In recent years, access to affordable healthcare has continuously expanded. The Patient Protect and Affordable Care Act (ACA) in 2010 expanded coverage to millions of Americans, which has been adopted by over 40 states. In March, North Carolina became the latest state to opt into the expansion of Medicaid under the ACA. But measures like the ACA haven’t been enough as too many Americans remain uninsured. It’s time for America to grow up and join the rest of the developed world in universal healthcare coverage.
When I was ten years old, my mom was diagnosed with stage IV metastatic colon cancer. It destroyed me. It ripped apart the illusion of my picket-white fence life. It put me in a straw house with no other choice than to watch it fall apart around me. For the next seven years, my life consisted of blue hospital vomit bags, chemotherapy appointments, and a kitchen counter so laden with orange medicine bottles that it could’ve passed as a pharmacy.
My superhero of a mother survived seven years with a cancer that had a 14% chance of making it past five years. My sister and I chalk this up to my mom’s optimism, resilience, and, of course, her love for us. But the other reason that my mom was able to live for so long is that we were lucky enough to afford it.
On average, chemotherapy can cost thousands of dollars a month. According to the National Cancer Institute, in 2019, the national economic burden of cancer care was $21.09 billion with more than half of those costs ($16 billion) made up of patient out-of-pocket costs This means that while sisters are saying goodbyes to brothers, while wives are saying goodbyes to husbands, while my mom was saying goodbye to me, the health insurance and pharmacology industries are unreasonably profiting.
This is where Medicare for All comes in. While it sounds scary thanks to the over-politicization of healthcare, it is really quite simple. Medicare for All would provide comprehensive, universal healthcare coverage for all Americans. It would eliminate the need for private insurance companies, decreasing the cost. Under the new system many different criteria wouldn’t increase your co-pay or deductible. Age? Doesn’t matter. Pre-existing conditions? Doesn’t matter. Tax bracket? Doesn’t matter. Under Medicare for All, every single American would be entitled to the lifesaving drugs, preventative care, and doctor’s appointments they require to survive.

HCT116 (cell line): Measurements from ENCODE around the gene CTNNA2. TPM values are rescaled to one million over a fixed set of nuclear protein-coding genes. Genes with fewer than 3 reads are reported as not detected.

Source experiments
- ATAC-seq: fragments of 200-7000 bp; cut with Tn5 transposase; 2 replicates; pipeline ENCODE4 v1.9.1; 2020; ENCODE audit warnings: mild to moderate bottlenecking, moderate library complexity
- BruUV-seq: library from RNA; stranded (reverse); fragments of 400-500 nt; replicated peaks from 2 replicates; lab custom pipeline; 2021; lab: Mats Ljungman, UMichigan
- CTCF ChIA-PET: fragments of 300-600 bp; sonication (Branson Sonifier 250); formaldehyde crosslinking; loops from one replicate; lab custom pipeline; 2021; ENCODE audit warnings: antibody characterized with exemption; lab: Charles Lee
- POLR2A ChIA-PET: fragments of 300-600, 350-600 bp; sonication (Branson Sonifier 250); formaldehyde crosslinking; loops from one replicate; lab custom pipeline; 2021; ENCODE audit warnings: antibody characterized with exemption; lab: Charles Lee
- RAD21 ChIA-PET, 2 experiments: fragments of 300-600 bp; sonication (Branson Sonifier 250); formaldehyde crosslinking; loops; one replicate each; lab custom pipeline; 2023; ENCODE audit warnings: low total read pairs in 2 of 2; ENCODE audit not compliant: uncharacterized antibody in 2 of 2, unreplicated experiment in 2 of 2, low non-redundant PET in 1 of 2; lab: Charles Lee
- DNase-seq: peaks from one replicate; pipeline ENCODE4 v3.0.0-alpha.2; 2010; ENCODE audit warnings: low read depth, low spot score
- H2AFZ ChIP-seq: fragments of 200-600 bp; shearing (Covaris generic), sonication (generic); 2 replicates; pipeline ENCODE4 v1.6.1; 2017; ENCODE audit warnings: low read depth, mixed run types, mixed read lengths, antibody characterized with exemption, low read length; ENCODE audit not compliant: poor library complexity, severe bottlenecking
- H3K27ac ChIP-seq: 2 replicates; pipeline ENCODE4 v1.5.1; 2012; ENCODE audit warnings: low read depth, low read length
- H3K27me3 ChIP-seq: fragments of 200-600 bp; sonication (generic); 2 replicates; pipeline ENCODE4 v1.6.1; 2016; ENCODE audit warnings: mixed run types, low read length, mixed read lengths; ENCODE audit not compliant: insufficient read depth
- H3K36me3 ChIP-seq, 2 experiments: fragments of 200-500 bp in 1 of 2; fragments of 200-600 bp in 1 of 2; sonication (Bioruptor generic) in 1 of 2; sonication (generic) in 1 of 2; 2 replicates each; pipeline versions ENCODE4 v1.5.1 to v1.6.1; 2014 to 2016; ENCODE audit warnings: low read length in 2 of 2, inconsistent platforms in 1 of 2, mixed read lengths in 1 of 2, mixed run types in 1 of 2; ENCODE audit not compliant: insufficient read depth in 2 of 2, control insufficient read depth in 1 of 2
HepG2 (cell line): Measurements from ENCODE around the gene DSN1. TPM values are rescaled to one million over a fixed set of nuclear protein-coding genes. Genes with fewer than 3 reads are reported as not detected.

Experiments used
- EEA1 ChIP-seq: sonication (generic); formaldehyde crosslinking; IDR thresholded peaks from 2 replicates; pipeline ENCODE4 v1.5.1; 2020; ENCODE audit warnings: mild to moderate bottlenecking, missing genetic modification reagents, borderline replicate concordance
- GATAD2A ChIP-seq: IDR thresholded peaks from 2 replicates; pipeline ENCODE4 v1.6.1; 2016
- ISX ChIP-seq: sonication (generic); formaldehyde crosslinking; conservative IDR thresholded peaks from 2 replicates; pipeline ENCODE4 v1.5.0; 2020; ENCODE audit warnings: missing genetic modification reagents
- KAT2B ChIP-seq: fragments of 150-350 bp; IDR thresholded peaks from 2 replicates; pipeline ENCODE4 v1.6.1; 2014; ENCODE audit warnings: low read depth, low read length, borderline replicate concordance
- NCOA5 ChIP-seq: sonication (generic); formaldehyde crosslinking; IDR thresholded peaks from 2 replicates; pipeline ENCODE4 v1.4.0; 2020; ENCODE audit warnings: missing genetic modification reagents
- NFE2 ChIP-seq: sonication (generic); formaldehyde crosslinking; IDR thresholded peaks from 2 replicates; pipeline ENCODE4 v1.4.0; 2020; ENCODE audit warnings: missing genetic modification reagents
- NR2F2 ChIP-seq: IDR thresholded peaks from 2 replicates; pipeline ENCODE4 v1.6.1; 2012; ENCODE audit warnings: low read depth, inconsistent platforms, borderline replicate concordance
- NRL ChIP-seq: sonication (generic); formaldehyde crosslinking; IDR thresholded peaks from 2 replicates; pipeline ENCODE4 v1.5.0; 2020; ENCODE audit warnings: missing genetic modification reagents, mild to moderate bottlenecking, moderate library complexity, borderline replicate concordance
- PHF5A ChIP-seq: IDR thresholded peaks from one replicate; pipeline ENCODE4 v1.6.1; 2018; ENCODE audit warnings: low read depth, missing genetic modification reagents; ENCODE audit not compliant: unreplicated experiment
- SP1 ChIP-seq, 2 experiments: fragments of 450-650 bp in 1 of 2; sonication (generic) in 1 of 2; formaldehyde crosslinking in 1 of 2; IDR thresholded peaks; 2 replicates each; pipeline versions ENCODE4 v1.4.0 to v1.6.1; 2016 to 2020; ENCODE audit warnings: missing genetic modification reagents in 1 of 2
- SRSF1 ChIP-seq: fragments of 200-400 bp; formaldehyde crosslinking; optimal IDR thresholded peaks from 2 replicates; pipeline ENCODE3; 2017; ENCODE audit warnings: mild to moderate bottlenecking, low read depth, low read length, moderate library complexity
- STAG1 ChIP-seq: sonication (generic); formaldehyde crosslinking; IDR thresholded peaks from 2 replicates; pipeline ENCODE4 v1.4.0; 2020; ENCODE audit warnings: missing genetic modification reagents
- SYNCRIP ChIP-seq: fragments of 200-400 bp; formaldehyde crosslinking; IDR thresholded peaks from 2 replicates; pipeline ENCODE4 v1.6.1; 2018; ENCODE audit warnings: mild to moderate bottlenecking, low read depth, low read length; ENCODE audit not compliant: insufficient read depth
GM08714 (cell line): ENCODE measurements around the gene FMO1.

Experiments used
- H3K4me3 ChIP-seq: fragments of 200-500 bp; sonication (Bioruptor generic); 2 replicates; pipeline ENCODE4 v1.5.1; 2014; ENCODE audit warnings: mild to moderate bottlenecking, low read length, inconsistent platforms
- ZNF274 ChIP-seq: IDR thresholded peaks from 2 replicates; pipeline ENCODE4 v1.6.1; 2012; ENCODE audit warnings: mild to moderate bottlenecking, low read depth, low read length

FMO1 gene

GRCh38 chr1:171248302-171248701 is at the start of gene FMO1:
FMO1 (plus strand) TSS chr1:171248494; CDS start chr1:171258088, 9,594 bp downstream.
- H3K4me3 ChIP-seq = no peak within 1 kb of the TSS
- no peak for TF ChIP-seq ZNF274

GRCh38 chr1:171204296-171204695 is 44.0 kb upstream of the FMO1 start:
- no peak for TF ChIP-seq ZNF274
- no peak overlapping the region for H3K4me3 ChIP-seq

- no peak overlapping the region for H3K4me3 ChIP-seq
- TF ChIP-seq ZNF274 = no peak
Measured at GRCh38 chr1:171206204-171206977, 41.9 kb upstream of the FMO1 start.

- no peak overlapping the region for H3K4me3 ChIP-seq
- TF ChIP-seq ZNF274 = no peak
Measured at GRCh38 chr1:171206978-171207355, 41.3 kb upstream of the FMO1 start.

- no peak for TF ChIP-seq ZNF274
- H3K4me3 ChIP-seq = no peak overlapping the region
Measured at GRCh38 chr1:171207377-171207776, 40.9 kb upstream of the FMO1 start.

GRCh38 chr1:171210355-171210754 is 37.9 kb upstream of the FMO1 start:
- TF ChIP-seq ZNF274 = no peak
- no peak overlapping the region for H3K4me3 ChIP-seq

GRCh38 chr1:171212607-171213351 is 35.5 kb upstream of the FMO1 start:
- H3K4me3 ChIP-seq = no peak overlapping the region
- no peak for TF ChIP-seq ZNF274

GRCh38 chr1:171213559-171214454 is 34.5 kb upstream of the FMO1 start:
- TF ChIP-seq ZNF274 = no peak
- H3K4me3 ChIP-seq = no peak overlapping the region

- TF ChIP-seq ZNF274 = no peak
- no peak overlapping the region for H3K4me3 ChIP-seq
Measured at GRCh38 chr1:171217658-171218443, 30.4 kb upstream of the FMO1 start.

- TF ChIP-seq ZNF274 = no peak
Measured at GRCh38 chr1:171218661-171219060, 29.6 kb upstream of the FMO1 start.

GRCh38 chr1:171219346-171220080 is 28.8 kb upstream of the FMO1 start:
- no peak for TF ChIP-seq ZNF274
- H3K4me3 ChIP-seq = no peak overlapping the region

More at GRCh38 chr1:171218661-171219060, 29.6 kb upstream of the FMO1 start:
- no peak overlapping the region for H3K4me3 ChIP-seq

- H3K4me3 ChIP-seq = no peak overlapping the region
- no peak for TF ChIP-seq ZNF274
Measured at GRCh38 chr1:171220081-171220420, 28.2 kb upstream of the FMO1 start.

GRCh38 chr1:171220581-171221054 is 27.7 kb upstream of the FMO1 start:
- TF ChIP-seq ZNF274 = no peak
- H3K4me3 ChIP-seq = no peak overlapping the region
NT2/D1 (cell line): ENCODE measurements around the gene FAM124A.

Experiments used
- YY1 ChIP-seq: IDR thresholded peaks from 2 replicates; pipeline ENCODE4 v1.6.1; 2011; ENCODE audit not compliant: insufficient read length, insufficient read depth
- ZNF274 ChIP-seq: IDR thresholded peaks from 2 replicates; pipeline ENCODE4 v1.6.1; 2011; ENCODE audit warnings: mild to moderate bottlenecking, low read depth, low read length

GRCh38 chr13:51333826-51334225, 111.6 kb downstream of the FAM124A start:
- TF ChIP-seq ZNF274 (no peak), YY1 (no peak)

Medicare for All would take the idea of healthcare as a privilege and flip it on its head. It would also probably flip it off — for good measure. Medicare for All would undoubtably declare, in bright sparkling letters, that healthcare is a fundamental right.
Medicare for All would mean that a woman wouldn’t have to choose between food and a breast cancer screening. It would mean that diabetics don’t even consider rationing their insulin because the prices increased again. It would mean that people like my mom would have the best chance at survival.
Opponents of Medicare for All will say that it’s too expensive. That it will increase taxes to an unbearable level. What they’re really saying is that the lives of people who make less money than them, who cannot afford healthcare at its current rate, are not important and worth saving.
But they’re also right.
Medicare for All, like any new government program, will cost money. However, peer-reviewed studies are finding that in the long-term, the new system will save America trillions of dollars within ten years. Not only will the federal government and individuals save money, but hospitals will save money from administrative billing costs and fights with drug companies.
The numbers aren’t lying. In 2019, 36,000 Americans died prematurely because they were uninsured. The same year, more than 500,000 households were forced to declare bankruptcy because of medical bills. The combination of high drug prices and high co-pays is killing Americans. According to a study by Yale University, more than 335,000 lives could’ve been saved during the pandemic if the U.S. had universal health care. Simply put, America, and all the politicians who have come out against Medicare for All, are stabbing us in the back, and then making us pay for it.
While America self-declared itself the home of the brave, the land of the free, under the current conditions it should consider a rebranding: America, the home of the uninsured and the land of people like my mom just trying to survive.
Elina Murarka (PPS ‘25) is from New Haven, CT and an Undergraduate at Duke University’s Sanford School of Public Policy. This piece was submitted as an op-ed in the Spring ‘23 PUBPOL 301 course. This content does not represent the official or unofficial views of the Sanford School, Polis, Duke University, or any entity or individual other than the author.